Scotland manager Bertie Vogts has announced his resiignation from the Scotland job ending weeks of speculation.

The beleaguered German formally handed in his resignation today and he leaves his post by mutual consent.

Vogts blamed his departure on the treatment he received from a “minority” of Scottish supporters.

He said: “The major factor in this decision has been the disgraceful abuse that I have suffered.”

“This is not acceptable behaviour in a civilised society and I know that the vast majority of Scots will join me in my disgust at this act by a very tiny minority.

“The abuse is something that people in public life must get used to but now it is having a serious effect on my home life.

“I cannot sit by, as no-one would, to be involved in the abuse that I have had to endure.”

“From my point of view, the decision has been made with a heavy heart,” added Vogts, who was appointed to replace Craig Brown in 2002.

“I have enjoyed my tenure at the hub of the Scottish football team and the warmth that I have experienced from the people of Scotland.”

Vogts also blamed the media for turning fans against him.

“What these actions have proved is the unacceptable power of the tabloid press to influence its readership,” he said.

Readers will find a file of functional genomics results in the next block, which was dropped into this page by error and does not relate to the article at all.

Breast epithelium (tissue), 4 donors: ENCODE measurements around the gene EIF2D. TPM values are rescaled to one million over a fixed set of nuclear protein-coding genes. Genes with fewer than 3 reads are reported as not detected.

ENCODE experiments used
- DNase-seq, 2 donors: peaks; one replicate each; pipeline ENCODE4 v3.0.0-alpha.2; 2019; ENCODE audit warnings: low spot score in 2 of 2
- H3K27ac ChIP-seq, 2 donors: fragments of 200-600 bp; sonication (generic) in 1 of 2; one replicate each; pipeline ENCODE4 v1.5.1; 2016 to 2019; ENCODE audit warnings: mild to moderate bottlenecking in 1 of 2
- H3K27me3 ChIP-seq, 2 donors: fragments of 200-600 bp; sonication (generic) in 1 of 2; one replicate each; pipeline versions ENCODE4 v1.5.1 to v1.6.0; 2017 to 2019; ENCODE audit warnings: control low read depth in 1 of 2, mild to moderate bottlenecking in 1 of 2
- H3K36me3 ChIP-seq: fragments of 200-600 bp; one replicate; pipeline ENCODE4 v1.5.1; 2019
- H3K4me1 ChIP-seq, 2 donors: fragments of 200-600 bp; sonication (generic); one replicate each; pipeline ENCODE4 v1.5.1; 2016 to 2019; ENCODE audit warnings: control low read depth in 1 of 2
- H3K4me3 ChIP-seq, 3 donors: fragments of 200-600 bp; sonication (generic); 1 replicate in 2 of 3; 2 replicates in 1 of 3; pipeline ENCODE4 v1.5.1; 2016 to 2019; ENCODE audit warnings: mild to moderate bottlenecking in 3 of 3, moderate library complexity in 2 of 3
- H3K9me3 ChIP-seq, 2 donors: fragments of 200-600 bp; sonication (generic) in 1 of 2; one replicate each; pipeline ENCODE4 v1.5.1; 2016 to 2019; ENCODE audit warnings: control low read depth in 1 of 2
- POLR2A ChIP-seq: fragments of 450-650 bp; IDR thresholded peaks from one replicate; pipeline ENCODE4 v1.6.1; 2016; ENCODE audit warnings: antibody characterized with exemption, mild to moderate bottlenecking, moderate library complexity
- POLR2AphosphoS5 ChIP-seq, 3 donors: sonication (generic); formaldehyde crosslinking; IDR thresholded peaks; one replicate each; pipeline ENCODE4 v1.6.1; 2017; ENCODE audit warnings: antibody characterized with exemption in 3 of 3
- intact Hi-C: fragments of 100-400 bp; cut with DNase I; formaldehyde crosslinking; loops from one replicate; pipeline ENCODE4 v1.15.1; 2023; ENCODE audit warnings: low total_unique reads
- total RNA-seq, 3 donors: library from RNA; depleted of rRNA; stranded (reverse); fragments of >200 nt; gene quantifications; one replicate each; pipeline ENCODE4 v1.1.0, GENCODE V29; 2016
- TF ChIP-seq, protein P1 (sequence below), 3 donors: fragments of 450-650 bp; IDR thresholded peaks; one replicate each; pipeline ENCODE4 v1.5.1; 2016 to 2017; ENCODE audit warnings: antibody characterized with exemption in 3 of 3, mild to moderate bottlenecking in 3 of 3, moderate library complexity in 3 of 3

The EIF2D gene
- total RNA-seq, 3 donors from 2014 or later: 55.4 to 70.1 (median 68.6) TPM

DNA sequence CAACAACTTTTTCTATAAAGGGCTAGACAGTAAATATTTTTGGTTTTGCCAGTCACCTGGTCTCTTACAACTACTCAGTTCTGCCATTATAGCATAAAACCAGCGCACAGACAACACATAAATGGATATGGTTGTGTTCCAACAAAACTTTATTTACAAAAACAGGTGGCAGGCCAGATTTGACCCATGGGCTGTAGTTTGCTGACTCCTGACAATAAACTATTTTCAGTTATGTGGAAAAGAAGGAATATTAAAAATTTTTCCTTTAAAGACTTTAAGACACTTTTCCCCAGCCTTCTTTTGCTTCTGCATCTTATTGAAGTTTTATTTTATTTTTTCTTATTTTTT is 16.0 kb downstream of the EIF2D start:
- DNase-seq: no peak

“The opinions expressed mostly by journalists with little knowledge of the game certainly had a great effect on some of the fans.

“In public life the media are in a position to make or break a person, and that cannot be justified.”

Walter Smith , the former Everton and Rangers boss is the favourite to replace Vogts, although Gordon Strachan is also in the frame.

Since their Euro 2004 play-off defeat to Holland, Scotland have taken just two points from their opening three World Cup qualifiers and look unlikely to qualify for Germany 2006.

However, it is the public criticism of Vogts from Scottish supporters which may welll have persuaded the Scottish Foootball Association to accept his resignation.